Dec 192017
AutoDesk Animator animation of a dancing girl. Use QuickFli to view.
File RRHOOD.ZIP from The Programmer’s Corner in
Category Graphic Animations
AutoDesk Animator animation of a dancing girl. Use QuickFli to view.
File Name File Size Zip Size Zip Type
RRHOOD.DOC 3513 1742 deflated
RRHOOD.FLI 437344 180129 deflated
TPCREAD.ME 199 165 deflated

Download File RRHOOD.ZIP Here

Contents of the RRHOOD.DOC file

July 11, 1989

RRHOOD.FLI -- Autodesk Animator enhancement of Amiga animation

Red Riding Hood was originally downloaded as a .RIF file from the
CIS Amigaforum and converted to an Autodesk Animator .FLI file
with the Animator's import/export file converter.

The original Amiga animation used 16 colors, with no
antialiasing, backgrounds, or effects. It was a copy of a
sequence of cels from a book about Preson Blair's animation.
Blair was one of Tex Avery's chief animators in the '40s. The
copy was digitzed into the computer by Amiga artist
J.H.H. Lowengard.

Jack Powell took the 16-color Amiga file and used the image
processing effects of Autodesk Animator to create a
curtained background, soft-edged spotlight/shadow, stage
floor, and transparent reflection off the floor.
It's a clear example of why the IBM is now a better
animation platform than the Amiga. 256 colors. This also
explains why there are three sets of initials on the bottom of
the screen. (JP/JHH/PB)

The following is J.H.H. Lowengard's original doc file that
came with RRH.RIF in the Amigaforum.


Dec 11 88

"RRH.rif" Zoetrope animation file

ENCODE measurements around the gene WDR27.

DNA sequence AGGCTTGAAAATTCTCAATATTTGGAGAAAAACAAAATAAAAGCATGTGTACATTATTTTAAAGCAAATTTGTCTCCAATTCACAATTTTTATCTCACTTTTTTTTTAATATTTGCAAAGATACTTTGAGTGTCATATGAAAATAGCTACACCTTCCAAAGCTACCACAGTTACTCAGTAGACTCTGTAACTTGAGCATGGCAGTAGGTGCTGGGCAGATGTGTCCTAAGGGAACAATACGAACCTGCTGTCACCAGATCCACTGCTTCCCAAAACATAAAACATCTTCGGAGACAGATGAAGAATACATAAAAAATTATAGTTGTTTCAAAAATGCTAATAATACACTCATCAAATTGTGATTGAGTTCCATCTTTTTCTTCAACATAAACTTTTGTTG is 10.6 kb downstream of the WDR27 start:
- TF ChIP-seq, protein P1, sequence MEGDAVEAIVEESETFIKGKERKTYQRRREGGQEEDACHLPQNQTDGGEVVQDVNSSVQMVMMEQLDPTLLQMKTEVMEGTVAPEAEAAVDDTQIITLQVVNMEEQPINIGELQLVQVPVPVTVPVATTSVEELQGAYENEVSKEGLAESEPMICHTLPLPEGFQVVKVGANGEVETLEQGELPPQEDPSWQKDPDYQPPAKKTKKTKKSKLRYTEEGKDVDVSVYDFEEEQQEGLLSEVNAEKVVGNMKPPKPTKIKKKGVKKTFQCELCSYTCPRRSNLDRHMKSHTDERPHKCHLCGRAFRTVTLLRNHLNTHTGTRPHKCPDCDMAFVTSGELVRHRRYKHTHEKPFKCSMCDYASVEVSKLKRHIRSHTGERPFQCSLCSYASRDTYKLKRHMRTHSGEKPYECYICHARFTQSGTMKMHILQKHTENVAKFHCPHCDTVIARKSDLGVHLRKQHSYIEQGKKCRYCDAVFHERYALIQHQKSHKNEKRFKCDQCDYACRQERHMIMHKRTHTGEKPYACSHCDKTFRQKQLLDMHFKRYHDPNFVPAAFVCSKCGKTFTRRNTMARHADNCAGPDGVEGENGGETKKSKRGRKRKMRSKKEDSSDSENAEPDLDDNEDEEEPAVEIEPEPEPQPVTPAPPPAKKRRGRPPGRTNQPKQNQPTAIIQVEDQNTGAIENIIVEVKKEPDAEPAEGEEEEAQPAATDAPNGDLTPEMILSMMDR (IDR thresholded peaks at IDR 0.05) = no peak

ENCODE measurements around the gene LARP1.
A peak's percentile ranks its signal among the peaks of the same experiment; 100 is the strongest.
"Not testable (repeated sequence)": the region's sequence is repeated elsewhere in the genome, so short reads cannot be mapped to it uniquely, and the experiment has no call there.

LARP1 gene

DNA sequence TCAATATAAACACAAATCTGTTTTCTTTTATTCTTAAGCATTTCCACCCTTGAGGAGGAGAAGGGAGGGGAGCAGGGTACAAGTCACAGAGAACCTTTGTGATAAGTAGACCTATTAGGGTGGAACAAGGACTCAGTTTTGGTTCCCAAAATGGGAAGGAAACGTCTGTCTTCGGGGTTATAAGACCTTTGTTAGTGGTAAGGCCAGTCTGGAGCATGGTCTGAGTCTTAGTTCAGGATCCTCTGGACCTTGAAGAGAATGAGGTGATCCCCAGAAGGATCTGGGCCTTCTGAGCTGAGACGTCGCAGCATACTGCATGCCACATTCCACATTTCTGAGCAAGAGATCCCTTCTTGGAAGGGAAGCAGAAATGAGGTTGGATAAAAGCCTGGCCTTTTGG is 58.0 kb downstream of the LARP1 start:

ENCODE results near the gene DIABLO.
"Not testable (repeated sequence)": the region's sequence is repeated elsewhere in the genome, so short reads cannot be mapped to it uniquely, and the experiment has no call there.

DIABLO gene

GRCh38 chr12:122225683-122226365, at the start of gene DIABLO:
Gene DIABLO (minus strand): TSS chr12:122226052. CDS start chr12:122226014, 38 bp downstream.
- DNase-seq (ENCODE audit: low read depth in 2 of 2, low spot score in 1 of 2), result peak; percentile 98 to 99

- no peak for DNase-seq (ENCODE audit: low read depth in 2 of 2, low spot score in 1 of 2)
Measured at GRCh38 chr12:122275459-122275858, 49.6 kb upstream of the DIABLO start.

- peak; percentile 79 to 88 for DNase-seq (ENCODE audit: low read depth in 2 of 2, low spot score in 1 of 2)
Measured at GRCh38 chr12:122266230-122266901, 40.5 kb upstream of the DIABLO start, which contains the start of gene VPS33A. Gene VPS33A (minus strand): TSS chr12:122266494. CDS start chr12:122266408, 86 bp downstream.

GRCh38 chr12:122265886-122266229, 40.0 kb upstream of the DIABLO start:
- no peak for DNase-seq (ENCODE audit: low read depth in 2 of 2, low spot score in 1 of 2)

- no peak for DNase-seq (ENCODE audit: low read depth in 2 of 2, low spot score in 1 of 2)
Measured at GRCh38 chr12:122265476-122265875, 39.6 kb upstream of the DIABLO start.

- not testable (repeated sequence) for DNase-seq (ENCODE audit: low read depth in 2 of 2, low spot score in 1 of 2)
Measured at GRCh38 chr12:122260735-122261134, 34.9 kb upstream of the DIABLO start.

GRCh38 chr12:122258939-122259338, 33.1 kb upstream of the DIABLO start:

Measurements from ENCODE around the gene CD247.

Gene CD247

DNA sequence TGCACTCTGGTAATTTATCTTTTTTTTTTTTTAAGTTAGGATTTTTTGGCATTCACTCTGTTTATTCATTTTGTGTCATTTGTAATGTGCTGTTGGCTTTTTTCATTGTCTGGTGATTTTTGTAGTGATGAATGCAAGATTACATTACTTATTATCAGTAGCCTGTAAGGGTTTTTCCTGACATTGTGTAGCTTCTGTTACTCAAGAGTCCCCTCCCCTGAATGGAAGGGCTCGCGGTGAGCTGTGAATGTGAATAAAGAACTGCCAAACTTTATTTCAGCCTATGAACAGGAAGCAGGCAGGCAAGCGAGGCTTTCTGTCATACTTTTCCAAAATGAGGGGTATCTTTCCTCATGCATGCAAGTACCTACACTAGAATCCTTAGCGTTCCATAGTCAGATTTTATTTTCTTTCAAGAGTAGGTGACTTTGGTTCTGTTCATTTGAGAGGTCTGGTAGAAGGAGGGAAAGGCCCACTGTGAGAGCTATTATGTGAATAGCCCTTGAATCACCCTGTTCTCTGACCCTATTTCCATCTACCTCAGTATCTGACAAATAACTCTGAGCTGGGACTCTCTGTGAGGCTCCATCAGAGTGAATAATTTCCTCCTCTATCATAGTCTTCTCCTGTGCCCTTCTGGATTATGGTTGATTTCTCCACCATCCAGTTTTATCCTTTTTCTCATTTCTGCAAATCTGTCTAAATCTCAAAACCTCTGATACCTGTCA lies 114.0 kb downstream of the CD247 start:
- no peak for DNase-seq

Here is the famous Red Riding Hood dancing girl animated by
Preston Blair back in the '40s. This character served as the
original inspiration for the pneumatic Jessica Rabbit (sharing
the credit with Veronica Lake and several dozen Varga Girls).
This character appeared in at least 6 MGM cartoons:

"Red Hot Riding Hood(1943)"
"The Shooting of Dan McGoo(1946)"
"Swing Shift Cinderella(1945)"
"Wild and Wolfy(1945)"
"Uncle Tom's Cabana(1947)"
and the unbelievable "Little Rural Riding Hood(1949)"

(I believe there were a few cameos as well..) All of these were
directed by Tex Avery in his glory years. For more on Avery (and
you'll want more...) get a hold of "Tex Avery - King of
Cartoons" by Joe Adamson, Da Capo Press, which I've used here to
refresh my memory.

Anyway, for the Zoetrope version, I acted the part of the Ink and
Paint (and Photography) departments. The actual sequence for this
dance is available in the book, "How to Animate Film Cartoons" by
Preston Blair, published by Warren T. Foster and available in
many art stores which may carry the whole line of Foster How-to
books. For this reason, this sequence may be one of the most
ripped-off pieces of animation in history. This particular one
is full of information you may want to have when you try out
animation with Zoetrope, or anything else for that matter. There
is another book in the series, "Animated Cartoons" which may also
be helpful. The original animation given shows just one kick and
then the "Betty Hutton" pose, but it's designed so that the kick
may be reversed and spliced into the sequence, thus reusing the
cels and saving a lot of labor. In my case, I used the "APM"
feature of Zoetrope to reverse the kick section. Obviously,
various colors can be changed in the costumes, and new girls
over- and under- laid (bad choice of words there?) to make a
chorus line which is very effective. You may want to "Edge In" a
black border around the finished action to help it read better in
front of a (Cabaret) background, especially if you Anti-alias the
show later.

" Remember - here in the city we do not shout and whistle at
the ladies." - the City Wolf, "Little Rural Riding Hood"

Animation fan J H H Lowengard
CIS 76625,2425

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